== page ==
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[jamsat-news:1315] * SpaceNews 14-Aug-00 *

* SpaceNews 14-Aug-00 *

BID: $SPC0814


		 	  MONDAY AUGUST 14, 2000

AMSAT-UK's Y2K Colloquium was held over the last weekend in July at the
University of Surrey.  71 people attended from 14 countries and were
addressed by 22 different speakers on a variety of subjects from the simple
to the deeply complex.  Other features of the weekend included a firing of
SSTL's rocket thruster, a demonstration of 2400 MHz reception from SSTL's
minisat UO-36, an IARU Forum, and guided tours around Surrey's impressive
ground command facility.

Following VK5AGR relinquishing the position of Satellite Frequency
Coordinator, the Forum was asked for nominations for his successor
and strongly recommended Peleg Lapid, 4X1GP, for this position.

This year's event was planned to have a lot about P3D, and there were no
disappointments.  Apart from several items of hardware being discussed,
attendees were also told that the new provisional date for P3D's flight
into orbit is now 31 October.  The launch campaign should start on
11 September (fingers crossed).

There were other talks as well.  The one about Satellites-on-a-Chip 
(including solid-fuelled thrusters) met with such interest and acclamation 
that the speaker (on UoS academic staff) has promised an article for
publication in Oscar News.

Surrey's recently-launched (microsat-sized) SNAP spacecraft cost less than
a million UK Pounds.  Apparently NASA's budget for a similar project is $28M.

The leader of the University of Bristol's Project HAND reported on their
progress.  He also happens to be the President of the British Interplanetary
Society, so a separate talk about that was held as well.

Each of the Beginners' sessions (General, analog, digital) had between 15
and 20 attendees.  Organization of these sessions was delegated to G7HIA
and W2RS.  Of particular interest were the live demonstrations via UO-14
and AO-27 which netted almost twenty contacts in about eight countries
using just an HT and an Arrow antenna.  There was special interest in the
transatlantic contacts.  QSL via G3RWL.

The gathering finished up with a talk about SSTL's future plans, including
lunar and interplanetary missions.

Next year's event will probably take place over the same weekend, the last
one in July (27 to 29 July) 2001.  With P3D hopefully in orbit by then,
organizers have high hopes that attendance (and membership) will pick up.
The following suggestions for 2001 have been made: Antenna Test facility
(NB NOT a full antenna range); Beginners' sessions, "Show and Tell"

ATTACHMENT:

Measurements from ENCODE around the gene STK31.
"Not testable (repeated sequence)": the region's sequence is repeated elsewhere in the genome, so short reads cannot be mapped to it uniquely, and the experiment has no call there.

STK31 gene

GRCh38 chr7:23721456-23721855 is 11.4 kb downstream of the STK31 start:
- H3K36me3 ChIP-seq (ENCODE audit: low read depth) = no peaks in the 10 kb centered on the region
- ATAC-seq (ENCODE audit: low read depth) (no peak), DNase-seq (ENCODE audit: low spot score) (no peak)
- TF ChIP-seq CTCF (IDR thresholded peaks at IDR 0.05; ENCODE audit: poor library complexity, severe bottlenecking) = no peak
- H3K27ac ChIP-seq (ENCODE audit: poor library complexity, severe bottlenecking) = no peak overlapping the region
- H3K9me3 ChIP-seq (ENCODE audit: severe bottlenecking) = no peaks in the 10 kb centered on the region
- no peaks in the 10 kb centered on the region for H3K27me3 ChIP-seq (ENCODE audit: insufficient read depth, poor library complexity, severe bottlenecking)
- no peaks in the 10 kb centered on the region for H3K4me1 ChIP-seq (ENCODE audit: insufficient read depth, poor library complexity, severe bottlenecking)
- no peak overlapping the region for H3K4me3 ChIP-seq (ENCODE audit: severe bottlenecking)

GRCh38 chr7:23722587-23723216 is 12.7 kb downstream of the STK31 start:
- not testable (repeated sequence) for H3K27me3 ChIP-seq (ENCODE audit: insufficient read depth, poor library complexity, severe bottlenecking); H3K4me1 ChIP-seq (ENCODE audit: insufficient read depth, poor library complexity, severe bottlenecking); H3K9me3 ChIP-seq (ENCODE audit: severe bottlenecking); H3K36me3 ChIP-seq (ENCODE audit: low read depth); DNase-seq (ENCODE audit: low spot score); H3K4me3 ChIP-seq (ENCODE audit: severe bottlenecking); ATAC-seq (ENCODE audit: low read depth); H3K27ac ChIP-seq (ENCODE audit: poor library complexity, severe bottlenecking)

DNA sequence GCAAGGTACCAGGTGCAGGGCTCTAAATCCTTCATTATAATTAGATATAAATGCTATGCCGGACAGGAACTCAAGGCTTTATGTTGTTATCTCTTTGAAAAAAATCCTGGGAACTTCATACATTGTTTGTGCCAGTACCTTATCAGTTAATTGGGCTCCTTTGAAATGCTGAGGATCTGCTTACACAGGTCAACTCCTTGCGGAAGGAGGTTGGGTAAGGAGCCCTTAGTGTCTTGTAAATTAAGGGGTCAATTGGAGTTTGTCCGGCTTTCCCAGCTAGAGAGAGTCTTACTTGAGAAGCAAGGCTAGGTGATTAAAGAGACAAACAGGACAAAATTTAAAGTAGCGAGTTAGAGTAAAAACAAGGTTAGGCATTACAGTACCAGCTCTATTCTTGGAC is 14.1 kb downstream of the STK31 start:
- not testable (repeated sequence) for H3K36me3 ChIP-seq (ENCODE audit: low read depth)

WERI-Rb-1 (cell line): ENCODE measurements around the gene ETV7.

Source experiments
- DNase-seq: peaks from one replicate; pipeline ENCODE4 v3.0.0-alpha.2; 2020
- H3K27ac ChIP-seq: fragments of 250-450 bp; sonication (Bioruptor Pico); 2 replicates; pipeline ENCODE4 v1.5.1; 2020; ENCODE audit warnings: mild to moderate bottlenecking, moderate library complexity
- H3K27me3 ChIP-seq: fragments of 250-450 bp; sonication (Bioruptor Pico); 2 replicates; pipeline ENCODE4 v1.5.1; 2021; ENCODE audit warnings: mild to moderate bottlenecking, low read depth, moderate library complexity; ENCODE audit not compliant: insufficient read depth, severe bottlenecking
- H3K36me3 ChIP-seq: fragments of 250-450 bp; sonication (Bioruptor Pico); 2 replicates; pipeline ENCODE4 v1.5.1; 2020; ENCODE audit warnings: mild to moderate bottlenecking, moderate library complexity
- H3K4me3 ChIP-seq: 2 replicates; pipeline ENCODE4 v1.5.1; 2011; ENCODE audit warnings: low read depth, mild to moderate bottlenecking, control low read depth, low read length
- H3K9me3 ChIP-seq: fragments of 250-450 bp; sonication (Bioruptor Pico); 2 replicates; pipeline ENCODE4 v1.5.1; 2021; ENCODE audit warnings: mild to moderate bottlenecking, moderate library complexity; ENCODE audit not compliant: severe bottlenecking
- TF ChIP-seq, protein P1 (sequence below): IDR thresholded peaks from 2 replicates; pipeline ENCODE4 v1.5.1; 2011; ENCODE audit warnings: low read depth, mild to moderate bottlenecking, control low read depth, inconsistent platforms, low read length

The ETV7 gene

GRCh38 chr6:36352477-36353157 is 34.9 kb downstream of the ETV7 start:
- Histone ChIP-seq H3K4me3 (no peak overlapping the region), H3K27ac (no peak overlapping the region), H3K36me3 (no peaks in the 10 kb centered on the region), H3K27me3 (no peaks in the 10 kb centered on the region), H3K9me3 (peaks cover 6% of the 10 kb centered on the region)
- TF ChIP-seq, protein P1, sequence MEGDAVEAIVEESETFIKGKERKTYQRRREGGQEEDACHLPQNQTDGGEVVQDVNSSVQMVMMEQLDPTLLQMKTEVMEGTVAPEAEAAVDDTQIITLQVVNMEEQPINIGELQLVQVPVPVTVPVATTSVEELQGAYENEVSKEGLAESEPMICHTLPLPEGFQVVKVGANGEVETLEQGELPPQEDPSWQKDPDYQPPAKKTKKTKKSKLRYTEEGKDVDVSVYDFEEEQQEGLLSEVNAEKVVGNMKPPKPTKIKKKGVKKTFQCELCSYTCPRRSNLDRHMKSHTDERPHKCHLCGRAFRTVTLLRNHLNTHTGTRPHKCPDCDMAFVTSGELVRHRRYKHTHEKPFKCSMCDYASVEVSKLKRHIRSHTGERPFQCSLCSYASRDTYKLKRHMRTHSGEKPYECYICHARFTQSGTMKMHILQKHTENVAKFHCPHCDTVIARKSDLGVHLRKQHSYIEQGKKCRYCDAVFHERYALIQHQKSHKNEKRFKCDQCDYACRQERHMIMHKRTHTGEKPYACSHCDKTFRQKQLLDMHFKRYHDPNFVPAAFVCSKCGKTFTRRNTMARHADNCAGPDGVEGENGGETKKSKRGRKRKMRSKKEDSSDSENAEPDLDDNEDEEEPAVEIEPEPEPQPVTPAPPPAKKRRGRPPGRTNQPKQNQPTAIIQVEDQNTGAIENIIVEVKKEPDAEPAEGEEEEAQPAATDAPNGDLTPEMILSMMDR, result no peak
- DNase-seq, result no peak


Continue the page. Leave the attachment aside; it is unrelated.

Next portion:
presentations.  A call for papers will probably issue about November.

[Info via Richard W L Limebear, G3RWL]

Chris Jackson, G7UPN, reports that the SNAP-1 satellite is working okay,
but controllers are still working on the satellite's operational software.
Due to the short timescale for this mission (6 months from design to
launch) controllers have no OBC (on-board computer) software.  This
means that they need to switch it on over Surrey manually at this stage.

The downlink is 100mW at 2430MHz.  It is 38k4 BPSK.  With a 2.4M dish, the
signal is very good most of the time, however the attitude isn't properly
stabilized so there are large fluctuations in signal level.  Also, it is
close to the microwave oven and ISM band and therefore there is
considerable interference.

It will probably take another few months to get things into a state where
they are usable.  The power budget is very low given the small size of the
spacecraft (6kG).

[Info via Chris Jackson, G7UPN]

Cesar Daglio, LU8EBH, near Buenos Aries, Argentina, reports making some
interesting observations while recently while communicating through the
AMSAT-OSCAR-10 satellite.  Cesar reported that while approaching apogee,
AO-10's beacon first appeared to be about 15 db above his noise floor.
His downlink was 5 db less.  Other stations from Europe arrived about
4 to 5 db above the noise floor.

Downlink signals were best using left hand circular polarization, and
signal fading (QSB) was deep.  QSB was minimized by switching the
polarization when the signal dropped.

At apogee, the polarization was unstable.  The QSB changed and when the
altitude started to decrease, the polarization changed to right hand circular,
and the signals improved substantially.  At maximum range, the beacon signal
was really strong, about 10 db over the noise floor.  As the satellite's
altitude decreased, Cesar's downlink signal strength increased dramatically,
like others stations from Europe.

Cesar stated that it was a pleasure find many stations from Africa and
Europe, like IW0RLC, DO1WCS, F1HP, FY1DW, DL9GBH, DD5JK, and SP9MCY active
on the satellite.

[Info via Cesar, LU8EBH]

Comments and input for SpaceNews should be directed to the editor
(John, KD2BD) via any of the paths listed below:
WWW:        http://www.njin.net/~magliaco/
MAIL:       John A. Magliacane, KD2BD
            Department of Engineering and Technology
            Brookdale Community College
            765 Newman Springs Road
            Lincroft, New Jersey 07738
INTERNET:   kd2bd@amsat.org, magliaco@email.njin.net

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